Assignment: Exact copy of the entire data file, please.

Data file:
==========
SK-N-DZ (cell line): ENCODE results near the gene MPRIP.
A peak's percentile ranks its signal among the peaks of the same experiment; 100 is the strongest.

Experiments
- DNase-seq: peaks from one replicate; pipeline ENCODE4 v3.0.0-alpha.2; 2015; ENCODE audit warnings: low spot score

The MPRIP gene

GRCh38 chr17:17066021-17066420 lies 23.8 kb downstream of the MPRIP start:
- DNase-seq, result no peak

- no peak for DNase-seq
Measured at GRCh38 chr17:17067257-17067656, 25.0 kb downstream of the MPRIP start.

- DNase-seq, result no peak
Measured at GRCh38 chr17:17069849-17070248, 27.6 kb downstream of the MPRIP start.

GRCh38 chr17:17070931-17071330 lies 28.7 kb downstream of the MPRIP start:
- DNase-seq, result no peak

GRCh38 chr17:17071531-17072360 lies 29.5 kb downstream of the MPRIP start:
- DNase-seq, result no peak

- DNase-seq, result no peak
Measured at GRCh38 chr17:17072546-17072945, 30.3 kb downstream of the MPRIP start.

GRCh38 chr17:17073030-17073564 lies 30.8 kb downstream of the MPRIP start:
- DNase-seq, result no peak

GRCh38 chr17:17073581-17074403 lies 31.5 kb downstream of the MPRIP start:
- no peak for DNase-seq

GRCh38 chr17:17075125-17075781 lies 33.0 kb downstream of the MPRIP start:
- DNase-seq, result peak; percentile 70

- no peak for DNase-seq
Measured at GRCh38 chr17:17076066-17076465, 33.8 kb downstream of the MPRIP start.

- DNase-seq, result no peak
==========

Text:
SK-N-DZ (cell line): ENCODE results near the gene MPRIP.
A peak's percentile ranks its signal among the peaks of the same experiment; 100 is the strongest.

Experiments
- DNase-seq: peaks from one replicate; pipeline ENCODE4 v3.0.0-alpha.2; 2015; ENCODE audit warnings: low spot score

The MPRIP gene

GRCh38 chr17:17066021-17066420 lies 23.8 kb downstream of the MPRIP start:
- DNase-seq, result no peak

- no peak for DNase-seq
Measured at GRCh38 chr17:17067257-17067656, 25.0 kb downstream of the MPRIP start.

- DNase-seq, result no peak
Measured at GRCh38 chr17:17069849-17070248, 27.6 kb downstream of the MPRIP start.

GRCh38 chr17:17070931-17071330 lies 28.7 kb downstream of the MPRIP start:
- DNase-seq, result no peak

GRCh38 chr17:17071531-17072360 lies 29.5 kb downstream of the MPRIP start:
- DNase-seq, result no peak

- DNase-seq, result no peak
Measured at GRCh38 chr17:17072546-17072945, 30.3 kb downstream of the MPRIP start.

GRCh38 chr17:17073030-17073564 lies 30.8 kb downstream of the MPRIP start:
- DNase-seq, result no peak

GRCh38 chr17:17073581-17074403 lies 31.5 kb downstream of the MPRIP start:
- no peak for DNase-seq

GRCh38 chr17:17075125-17075781 lies 33.0 kb downstream of the MPRIP start:
- DNase-seq, result peak; percentile 70

- no peak for DNase-seq
Measured at GRCh38 chr17:17076066-17076465, 33.8 kb downstream of the MPRIP start.

- DNase-seq, result no peak